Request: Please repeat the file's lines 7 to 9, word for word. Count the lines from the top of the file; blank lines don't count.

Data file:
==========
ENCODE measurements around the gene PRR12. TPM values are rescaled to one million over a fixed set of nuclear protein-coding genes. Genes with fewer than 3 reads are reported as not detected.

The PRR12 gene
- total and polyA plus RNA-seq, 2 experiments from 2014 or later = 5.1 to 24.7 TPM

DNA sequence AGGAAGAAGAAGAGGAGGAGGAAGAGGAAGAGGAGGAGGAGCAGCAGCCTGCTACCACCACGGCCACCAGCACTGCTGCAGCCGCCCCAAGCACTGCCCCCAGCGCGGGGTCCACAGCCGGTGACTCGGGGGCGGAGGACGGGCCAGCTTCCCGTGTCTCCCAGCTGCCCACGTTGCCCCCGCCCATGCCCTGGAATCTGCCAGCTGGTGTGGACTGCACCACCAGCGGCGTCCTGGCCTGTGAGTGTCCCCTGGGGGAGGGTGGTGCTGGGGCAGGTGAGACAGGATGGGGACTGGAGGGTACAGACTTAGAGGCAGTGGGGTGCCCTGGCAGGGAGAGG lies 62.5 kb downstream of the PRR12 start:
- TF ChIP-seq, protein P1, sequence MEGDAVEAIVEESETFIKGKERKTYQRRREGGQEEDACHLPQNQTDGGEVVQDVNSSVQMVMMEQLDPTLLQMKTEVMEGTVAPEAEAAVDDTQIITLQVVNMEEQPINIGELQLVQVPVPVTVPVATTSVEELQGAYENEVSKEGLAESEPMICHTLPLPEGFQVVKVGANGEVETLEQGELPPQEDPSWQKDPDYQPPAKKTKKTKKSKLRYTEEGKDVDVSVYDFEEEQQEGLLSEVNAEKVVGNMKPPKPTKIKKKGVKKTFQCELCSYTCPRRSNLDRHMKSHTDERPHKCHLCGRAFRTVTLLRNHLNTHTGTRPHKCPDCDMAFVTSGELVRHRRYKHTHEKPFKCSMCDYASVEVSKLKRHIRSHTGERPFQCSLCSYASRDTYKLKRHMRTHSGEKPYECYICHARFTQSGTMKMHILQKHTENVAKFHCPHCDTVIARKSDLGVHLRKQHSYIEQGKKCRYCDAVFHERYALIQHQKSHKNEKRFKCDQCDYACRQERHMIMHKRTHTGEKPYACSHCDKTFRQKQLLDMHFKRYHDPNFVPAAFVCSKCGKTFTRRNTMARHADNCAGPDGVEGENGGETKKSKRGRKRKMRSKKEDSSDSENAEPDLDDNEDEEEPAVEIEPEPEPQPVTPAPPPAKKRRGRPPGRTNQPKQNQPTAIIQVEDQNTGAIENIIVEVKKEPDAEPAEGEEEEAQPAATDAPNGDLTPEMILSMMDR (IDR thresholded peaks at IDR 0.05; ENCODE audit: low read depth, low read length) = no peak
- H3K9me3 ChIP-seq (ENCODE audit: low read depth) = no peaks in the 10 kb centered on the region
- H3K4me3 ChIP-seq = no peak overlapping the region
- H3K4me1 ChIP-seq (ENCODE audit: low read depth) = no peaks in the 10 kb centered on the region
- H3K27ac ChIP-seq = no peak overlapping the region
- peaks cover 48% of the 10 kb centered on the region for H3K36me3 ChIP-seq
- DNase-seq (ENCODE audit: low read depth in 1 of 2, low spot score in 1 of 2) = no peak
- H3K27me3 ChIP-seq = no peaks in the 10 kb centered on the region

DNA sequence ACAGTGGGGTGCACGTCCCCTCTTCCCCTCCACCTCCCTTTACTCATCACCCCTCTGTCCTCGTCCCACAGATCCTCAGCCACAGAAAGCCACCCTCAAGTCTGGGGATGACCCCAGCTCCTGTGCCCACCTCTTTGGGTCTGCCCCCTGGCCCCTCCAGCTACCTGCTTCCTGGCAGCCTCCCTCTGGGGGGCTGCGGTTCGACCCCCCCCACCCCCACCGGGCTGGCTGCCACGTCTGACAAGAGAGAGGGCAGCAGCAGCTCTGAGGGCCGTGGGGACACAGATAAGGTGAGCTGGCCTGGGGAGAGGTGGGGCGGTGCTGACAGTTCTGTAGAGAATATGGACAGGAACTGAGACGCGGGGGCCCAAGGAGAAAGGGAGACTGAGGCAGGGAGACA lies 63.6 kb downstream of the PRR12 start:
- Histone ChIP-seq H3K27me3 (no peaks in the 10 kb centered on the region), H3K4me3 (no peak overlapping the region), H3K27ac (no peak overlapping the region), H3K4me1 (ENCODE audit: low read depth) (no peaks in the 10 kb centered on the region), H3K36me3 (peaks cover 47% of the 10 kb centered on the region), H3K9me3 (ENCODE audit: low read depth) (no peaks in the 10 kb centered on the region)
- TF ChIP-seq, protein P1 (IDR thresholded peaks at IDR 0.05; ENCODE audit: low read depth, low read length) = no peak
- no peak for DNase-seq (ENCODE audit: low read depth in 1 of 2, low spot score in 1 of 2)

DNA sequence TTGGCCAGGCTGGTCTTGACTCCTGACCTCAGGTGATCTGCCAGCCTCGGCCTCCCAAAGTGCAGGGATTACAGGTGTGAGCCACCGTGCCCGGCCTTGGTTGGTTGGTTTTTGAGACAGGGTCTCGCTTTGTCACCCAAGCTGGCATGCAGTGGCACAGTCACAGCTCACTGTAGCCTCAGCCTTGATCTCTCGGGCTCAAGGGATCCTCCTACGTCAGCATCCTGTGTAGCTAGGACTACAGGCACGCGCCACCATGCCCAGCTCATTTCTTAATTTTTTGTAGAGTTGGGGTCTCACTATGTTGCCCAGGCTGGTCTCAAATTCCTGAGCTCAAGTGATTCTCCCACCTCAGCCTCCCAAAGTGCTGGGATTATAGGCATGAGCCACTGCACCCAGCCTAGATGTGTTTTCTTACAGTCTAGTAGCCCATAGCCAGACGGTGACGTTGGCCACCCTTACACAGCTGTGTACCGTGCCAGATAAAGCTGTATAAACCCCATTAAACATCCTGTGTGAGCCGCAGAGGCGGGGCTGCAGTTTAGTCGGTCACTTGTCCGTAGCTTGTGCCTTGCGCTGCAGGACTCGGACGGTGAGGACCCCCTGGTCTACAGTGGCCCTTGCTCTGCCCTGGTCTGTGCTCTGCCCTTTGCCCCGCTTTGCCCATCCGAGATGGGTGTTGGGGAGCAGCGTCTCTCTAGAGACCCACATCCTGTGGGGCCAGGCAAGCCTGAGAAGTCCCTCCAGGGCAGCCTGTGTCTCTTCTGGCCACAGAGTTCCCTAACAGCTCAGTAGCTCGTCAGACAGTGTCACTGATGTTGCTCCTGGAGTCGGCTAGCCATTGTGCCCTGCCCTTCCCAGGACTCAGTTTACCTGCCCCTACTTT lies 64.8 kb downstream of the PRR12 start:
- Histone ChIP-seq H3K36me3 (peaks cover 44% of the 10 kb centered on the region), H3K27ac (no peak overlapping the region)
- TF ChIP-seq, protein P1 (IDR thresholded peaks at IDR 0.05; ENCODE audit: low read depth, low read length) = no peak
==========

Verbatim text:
- H3K4me3 ChIP-seq = no peak overlapping the region
- H3K4me1 ChIP-seq (ENCODE audit: low read depth) = no peaks in the 10 kb centered on the region
- H3K27ac ChIP-seq = no peak overlapping the region